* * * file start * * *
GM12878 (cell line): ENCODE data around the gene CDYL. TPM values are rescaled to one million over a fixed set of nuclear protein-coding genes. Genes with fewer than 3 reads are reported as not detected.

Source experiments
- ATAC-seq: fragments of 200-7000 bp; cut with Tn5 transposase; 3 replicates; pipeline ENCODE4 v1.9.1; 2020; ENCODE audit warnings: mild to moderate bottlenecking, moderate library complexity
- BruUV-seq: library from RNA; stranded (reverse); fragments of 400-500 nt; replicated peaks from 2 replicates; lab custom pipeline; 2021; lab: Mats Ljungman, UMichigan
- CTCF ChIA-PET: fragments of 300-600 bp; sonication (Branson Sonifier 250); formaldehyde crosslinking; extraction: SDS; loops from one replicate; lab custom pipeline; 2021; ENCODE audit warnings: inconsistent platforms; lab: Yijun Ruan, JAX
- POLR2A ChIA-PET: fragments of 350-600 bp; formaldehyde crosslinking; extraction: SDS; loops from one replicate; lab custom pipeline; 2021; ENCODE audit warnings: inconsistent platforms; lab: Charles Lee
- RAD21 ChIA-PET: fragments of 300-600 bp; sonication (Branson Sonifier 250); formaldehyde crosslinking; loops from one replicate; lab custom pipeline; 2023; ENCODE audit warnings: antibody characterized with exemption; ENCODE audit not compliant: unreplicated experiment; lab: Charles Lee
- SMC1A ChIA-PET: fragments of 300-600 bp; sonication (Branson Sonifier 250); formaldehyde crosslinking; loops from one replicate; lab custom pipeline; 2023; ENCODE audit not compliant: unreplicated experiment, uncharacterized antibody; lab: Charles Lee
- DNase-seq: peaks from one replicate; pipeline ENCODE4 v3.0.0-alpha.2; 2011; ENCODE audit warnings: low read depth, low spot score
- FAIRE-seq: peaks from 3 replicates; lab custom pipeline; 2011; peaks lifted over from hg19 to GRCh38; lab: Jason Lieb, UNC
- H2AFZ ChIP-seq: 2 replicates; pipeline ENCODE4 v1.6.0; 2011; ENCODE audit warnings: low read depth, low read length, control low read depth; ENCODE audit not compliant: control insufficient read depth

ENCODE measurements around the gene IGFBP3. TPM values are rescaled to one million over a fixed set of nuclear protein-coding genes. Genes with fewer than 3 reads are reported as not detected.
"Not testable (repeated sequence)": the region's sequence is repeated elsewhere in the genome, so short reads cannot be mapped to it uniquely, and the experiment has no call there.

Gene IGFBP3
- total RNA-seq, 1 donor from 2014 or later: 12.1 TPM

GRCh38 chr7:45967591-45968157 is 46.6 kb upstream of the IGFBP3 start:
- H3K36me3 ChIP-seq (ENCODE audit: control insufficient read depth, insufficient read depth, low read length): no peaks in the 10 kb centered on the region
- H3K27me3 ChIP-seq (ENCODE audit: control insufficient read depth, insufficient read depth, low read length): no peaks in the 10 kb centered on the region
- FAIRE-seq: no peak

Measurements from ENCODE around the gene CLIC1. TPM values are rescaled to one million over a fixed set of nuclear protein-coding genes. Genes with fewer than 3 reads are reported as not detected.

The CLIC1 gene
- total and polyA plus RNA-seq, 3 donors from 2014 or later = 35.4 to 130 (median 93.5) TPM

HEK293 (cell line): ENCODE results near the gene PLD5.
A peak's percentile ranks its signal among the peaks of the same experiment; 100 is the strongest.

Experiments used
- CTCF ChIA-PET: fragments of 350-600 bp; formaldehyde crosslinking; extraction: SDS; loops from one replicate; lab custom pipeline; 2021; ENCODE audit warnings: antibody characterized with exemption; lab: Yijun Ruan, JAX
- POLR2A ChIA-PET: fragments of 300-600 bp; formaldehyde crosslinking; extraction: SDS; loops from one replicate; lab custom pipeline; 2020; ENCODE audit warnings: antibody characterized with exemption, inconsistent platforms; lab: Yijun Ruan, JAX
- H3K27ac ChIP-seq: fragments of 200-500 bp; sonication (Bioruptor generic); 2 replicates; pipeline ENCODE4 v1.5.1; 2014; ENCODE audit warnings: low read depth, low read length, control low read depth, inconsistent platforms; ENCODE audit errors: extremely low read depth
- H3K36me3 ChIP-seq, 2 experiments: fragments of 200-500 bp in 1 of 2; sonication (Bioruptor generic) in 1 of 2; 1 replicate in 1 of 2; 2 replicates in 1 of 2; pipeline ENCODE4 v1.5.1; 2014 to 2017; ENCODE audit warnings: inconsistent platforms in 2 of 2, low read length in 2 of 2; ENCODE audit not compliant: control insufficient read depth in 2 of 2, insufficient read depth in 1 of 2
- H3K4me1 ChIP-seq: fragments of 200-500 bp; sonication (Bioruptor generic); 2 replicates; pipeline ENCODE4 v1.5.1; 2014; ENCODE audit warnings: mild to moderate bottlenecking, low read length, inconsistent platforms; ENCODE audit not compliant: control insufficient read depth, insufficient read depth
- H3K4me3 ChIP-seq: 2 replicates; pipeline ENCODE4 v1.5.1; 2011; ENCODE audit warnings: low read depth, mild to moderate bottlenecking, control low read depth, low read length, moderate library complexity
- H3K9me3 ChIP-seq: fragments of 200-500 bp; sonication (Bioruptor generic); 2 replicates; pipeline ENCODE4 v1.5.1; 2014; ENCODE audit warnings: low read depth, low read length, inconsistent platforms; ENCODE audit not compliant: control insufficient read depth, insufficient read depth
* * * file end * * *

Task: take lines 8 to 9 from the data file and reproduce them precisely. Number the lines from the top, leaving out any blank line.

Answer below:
- SMC1A ChIA-PET: fragments of 300-600 bp; sonication (Branson Sonifier 250); formaldehyde crosslinking; loops from one replicate; lab custom pipeline; 2023; ENCODE audit not compliant: unreplicated experiment, uncharacterized antibody; lab: Charles Lee
- DNase-seq: peaks from one replicate; pipeline ENCODE4 v3.0.0-alpha.2; 2011; ENCODE audit warnings: low read depth, low spot score